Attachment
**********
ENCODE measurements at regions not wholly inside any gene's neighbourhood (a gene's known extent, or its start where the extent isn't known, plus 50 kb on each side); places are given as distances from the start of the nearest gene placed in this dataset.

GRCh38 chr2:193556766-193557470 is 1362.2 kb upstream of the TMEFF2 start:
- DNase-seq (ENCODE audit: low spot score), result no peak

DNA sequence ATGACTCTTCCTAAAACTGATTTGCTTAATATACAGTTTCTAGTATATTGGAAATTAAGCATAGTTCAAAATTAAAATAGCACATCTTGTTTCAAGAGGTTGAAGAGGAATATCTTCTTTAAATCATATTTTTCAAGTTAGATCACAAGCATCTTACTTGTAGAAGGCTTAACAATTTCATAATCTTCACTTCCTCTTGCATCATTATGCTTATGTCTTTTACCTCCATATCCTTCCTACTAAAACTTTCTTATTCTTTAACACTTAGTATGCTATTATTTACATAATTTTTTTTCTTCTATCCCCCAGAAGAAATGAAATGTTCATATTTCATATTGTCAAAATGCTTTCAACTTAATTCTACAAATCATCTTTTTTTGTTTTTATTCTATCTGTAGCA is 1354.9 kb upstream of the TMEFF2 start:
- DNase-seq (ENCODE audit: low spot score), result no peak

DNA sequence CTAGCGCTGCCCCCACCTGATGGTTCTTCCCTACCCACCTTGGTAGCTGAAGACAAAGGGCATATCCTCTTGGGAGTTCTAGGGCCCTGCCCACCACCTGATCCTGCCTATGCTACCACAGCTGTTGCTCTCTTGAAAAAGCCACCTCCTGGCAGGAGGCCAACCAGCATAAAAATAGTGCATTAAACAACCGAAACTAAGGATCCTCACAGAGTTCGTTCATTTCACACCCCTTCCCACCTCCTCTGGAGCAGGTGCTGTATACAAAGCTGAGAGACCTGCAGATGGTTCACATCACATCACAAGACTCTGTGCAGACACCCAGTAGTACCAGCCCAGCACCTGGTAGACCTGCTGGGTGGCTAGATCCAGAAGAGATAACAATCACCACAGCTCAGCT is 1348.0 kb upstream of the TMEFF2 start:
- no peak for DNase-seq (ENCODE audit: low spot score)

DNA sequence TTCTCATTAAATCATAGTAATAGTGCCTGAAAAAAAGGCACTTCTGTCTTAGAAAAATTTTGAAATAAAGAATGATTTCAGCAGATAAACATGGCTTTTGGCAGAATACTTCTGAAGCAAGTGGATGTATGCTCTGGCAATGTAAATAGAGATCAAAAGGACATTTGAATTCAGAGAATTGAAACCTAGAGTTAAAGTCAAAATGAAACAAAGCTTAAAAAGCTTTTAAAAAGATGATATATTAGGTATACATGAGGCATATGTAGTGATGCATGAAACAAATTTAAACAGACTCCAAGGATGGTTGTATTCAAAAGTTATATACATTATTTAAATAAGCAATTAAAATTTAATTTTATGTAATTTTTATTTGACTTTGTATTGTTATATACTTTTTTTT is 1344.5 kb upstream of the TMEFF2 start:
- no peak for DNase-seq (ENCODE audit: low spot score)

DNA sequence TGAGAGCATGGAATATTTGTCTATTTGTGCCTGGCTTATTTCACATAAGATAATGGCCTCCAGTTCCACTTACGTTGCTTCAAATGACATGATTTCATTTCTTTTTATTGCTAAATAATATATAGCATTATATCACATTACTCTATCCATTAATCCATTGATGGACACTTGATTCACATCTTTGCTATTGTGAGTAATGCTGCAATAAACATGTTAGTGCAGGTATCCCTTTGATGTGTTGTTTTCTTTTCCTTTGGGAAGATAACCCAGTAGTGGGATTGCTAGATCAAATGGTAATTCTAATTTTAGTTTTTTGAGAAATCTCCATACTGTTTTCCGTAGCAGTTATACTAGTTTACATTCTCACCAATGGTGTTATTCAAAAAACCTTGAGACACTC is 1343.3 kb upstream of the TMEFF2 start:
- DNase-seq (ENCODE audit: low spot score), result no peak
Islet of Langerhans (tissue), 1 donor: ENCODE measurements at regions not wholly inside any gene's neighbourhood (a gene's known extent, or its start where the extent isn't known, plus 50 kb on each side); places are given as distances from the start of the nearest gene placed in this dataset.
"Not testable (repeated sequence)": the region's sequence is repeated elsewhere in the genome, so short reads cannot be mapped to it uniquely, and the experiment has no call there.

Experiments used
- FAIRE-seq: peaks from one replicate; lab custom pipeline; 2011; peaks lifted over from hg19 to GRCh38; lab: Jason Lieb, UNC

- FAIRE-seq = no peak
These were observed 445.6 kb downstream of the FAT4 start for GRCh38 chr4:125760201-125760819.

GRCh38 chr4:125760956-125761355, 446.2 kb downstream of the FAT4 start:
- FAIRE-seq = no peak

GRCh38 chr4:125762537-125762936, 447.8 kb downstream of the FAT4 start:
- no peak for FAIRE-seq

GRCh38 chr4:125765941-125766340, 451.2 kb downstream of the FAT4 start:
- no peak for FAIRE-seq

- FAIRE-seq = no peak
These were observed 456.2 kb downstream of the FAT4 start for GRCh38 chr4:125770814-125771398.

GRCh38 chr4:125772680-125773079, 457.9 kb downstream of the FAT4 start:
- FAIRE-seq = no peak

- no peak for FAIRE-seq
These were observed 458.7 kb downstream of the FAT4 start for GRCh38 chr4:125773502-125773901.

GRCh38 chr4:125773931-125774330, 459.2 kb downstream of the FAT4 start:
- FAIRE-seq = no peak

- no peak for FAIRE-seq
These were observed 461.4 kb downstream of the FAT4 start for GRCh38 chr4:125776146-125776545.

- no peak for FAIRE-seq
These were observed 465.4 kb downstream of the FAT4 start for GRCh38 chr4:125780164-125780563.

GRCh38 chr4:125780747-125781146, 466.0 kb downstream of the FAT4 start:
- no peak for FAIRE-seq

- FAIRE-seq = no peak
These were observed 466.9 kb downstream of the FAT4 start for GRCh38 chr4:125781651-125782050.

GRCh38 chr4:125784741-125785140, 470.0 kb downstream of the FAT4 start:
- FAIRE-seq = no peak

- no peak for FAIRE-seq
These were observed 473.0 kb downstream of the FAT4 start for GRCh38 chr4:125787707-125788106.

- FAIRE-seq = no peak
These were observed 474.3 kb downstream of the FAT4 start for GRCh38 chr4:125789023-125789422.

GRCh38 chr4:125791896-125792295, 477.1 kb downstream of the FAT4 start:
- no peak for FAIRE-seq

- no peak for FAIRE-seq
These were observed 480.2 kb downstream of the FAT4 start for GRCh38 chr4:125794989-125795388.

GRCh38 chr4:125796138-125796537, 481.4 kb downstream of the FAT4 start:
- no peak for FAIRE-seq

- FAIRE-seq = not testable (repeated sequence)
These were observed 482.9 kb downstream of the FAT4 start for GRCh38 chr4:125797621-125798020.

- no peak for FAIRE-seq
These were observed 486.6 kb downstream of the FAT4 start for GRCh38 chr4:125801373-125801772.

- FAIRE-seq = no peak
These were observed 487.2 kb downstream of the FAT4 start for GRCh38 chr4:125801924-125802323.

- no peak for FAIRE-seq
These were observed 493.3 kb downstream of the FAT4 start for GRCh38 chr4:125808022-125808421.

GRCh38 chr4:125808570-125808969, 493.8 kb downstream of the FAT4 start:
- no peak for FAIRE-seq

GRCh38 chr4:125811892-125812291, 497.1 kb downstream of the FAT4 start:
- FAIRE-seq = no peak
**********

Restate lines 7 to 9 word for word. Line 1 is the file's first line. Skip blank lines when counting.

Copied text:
- no peak for DNase-seq (ENCODE audit: low spot score)

DNA sequence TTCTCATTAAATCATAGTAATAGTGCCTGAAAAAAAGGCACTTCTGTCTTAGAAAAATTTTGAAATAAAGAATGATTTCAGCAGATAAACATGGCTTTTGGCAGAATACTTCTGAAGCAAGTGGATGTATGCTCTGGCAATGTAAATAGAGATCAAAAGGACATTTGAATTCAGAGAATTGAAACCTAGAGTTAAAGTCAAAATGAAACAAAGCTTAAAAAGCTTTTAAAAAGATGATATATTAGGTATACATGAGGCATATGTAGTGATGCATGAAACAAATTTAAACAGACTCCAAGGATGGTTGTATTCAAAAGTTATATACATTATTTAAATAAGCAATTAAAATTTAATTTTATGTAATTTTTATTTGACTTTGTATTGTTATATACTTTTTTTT is 1344.5 kb upstream of the TMEFF2 start:
- no peak for DNase-seq (ENCODE audit: low spot score)